Patoka Sportsman 10-2-21

Patoka Sportsman 10-2 & 10-3-21

The statewide archery deer season starting Oct. 1, Indiana Conservation Officers remind hunters to stay safe. The various deer hunting seasons run through Jan. 31, 2022. It is estimated that more than 300,000 people will participate in some form of deer hunting in Indiana during that span. The most common injuries during deer seasons are accidents involving tree stands and elevated platforms. Hunters should follow the safety tips listed below when hunting from an elevated position:

Before the hunt:

  • Read and understand the tree stand manufacturer’s instructions.
  • Check tree stands and equipment for wear, fatigue, and cracks or loose nuts/bolts, paying particularly close attention to parts made of material other than metal.
  • Practice at ground level.
  • Learn how to properly wear your full-body safety harness.

During the hunt:

  • Wear your full-body safety harness.
  • Use a tree stand safety rope.
  • Make certain to attach your harness to the tree before leaving the ground, and that it remains attached to the tree until you return to the ground.
  • Maintain three points of contact during ascent and descent.
  • Use boots with non-slip soles to avoid slipping.
  • Use a haul line to raise and lower firearms, bows and other hunting gear.
  • Make certain firearms are unloaded, action open, and safety on before attaching the haul line.

Additional safety tips:

  • Carry emergency equipment, such as a cell phone and flashlight.
  • Make a plan before you hunt.
  • Tell someone your plan, including where you will be hunting and when you plan to return.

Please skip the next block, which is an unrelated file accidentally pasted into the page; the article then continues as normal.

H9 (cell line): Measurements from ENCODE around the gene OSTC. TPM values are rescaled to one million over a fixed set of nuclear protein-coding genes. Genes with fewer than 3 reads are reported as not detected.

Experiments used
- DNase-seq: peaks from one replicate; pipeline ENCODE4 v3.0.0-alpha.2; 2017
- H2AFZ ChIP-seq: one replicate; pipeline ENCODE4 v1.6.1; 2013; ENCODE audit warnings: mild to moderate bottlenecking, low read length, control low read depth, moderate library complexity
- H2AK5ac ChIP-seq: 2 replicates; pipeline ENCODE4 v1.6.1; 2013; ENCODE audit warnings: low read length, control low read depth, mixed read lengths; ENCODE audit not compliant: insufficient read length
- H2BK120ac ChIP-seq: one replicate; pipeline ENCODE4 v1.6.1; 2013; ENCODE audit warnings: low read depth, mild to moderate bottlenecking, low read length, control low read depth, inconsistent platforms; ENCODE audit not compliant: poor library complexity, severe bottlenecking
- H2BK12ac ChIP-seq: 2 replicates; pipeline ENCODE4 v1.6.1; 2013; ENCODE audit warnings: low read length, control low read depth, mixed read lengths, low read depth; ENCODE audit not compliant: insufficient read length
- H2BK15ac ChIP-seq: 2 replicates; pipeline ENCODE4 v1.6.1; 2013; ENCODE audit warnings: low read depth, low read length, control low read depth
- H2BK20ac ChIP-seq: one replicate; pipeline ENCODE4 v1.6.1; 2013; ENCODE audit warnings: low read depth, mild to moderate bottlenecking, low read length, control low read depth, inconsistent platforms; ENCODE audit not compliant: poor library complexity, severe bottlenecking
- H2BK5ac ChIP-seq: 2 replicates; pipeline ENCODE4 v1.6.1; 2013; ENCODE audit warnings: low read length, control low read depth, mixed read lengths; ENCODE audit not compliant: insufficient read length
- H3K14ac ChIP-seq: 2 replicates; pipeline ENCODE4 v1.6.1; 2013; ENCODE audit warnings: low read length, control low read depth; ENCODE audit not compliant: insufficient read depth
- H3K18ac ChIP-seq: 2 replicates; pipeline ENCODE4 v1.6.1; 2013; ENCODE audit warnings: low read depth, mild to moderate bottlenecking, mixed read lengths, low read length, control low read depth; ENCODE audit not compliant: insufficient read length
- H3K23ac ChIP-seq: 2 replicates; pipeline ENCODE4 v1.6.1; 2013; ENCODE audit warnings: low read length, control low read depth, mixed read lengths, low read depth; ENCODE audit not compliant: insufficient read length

• Stick to your plan.
  • Identify game before pointing a firearm.
  • Know your target and what is beyond it.

For more information, see

Channel catfish are coming to a fishing spot near you! Our biologists will be stocking approximately 67,000 catfish in more than 130 public fishing sites across Indiana this fall. State fish hatcheries began pulling catfish from their ponds earlier this week and plan to have all the fish stocked by Nov. 15. Check out our plan for locations and their requested numbers and sizes of fish: Read more about the efforts:

Now that archery season is here I thought I’d take a look at some deer hunting myths and give some insight into them.

Many hunters believe that big bucks always move at dawn and dusk. Normally that’s true but not always.

If you have always hunted the first two hours and the last two hours of daylight, you should put in more stand time. One old saying is still true: You can’t shoot a buck back at camp. Stay on post later in the mornings, until 11. Go in early in the afternoons and get settled by 2 p.m., latest.